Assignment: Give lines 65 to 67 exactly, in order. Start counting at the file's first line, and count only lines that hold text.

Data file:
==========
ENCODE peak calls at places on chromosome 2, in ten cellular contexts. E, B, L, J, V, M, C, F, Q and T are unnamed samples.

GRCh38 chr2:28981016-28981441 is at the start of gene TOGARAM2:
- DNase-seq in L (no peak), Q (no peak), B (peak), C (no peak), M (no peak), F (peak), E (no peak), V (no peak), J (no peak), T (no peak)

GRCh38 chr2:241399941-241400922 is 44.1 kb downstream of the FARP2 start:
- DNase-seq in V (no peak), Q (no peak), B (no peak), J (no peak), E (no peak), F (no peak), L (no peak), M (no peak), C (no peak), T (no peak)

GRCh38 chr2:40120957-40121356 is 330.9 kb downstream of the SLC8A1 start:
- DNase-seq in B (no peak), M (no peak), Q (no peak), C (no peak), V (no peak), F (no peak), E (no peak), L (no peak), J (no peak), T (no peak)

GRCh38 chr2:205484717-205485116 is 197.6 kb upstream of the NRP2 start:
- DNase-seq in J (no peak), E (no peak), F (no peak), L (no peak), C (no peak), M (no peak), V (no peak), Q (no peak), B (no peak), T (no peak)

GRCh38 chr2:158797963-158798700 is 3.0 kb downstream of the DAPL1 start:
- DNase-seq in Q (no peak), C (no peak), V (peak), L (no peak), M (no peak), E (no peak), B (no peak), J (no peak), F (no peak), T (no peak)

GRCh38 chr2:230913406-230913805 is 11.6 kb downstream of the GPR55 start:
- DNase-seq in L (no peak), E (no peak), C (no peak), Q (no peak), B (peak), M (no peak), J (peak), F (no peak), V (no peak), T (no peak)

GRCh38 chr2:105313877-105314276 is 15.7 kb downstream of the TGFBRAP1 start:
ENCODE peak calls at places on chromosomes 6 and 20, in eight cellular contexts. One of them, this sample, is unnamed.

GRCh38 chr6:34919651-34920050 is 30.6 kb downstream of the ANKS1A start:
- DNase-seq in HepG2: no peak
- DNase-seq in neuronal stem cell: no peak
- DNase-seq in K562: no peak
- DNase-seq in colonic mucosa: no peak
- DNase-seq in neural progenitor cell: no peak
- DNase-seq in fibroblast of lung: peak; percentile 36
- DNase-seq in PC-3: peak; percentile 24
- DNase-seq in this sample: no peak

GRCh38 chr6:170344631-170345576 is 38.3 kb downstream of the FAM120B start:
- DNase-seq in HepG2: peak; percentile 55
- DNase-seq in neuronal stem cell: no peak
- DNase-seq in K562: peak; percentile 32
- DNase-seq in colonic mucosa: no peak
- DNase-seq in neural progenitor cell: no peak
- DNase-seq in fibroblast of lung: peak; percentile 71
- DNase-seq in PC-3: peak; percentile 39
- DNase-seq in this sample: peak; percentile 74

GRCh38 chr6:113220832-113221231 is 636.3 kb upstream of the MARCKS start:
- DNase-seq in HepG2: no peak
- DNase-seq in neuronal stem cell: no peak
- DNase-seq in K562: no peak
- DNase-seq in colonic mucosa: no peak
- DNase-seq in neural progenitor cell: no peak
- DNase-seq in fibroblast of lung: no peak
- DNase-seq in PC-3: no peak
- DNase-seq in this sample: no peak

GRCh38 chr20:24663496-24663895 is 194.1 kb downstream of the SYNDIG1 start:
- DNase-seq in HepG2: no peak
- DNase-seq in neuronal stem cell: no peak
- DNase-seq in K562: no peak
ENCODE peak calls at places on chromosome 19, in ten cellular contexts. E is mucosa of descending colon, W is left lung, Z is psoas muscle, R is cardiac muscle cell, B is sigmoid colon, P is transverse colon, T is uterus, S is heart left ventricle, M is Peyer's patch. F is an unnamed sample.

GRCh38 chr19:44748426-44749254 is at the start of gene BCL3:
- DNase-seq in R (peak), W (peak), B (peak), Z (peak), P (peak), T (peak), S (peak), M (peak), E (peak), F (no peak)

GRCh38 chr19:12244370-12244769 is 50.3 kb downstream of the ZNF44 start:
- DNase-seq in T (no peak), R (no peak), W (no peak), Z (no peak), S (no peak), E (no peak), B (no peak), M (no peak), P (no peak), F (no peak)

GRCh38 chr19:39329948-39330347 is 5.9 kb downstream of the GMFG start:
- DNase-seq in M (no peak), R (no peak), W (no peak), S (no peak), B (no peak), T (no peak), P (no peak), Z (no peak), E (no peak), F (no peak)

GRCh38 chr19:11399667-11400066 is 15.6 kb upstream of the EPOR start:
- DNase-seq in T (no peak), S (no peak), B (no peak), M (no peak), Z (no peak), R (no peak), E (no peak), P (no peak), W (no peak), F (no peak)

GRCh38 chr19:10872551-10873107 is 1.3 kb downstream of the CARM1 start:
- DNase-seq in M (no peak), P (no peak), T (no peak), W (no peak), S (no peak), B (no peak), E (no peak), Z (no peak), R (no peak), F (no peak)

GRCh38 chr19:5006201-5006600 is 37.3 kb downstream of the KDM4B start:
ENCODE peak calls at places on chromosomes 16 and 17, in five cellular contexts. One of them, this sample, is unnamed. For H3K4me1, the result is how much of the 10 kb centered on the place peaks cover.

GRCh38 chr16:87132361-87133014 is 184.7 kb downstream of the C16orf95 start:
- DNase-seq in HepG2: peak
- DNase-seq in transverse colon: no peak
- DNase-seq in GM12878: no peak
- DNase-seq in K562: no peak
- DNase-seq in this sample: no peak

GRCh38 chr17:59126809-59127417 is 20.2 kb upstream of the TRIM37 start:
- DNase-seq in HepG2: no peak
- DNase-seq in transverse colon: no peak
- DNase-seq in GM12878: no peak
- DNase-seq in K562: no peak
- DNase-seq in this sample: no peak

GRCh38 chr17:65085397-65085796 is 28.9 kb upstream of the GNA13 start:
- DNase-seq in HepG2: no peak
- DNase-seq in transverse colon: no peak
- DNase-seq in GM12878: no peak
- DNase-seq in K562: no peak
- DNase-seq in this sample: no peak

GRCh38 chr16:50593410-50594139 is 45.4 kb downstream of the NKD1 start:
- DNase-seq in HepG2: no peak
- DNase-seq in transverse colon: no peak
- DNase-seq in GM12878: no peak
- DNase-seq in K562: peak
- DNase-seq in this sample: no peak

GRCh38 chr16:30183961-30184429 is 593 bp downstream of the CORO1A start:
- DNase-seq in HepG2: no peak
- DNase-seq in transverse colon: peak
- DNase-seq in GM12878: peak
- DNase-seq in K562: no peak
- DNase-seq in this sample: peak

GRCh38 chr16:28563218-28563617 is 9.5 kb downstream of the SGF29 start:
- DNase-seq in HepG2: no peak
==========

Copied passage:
- DNase-seq in this sample: no peak

GRCh38 chr17:59126809-59127417 is 20.2 kb upstream of the TRIM37 start:
- DNase-seq in HepG2: no peak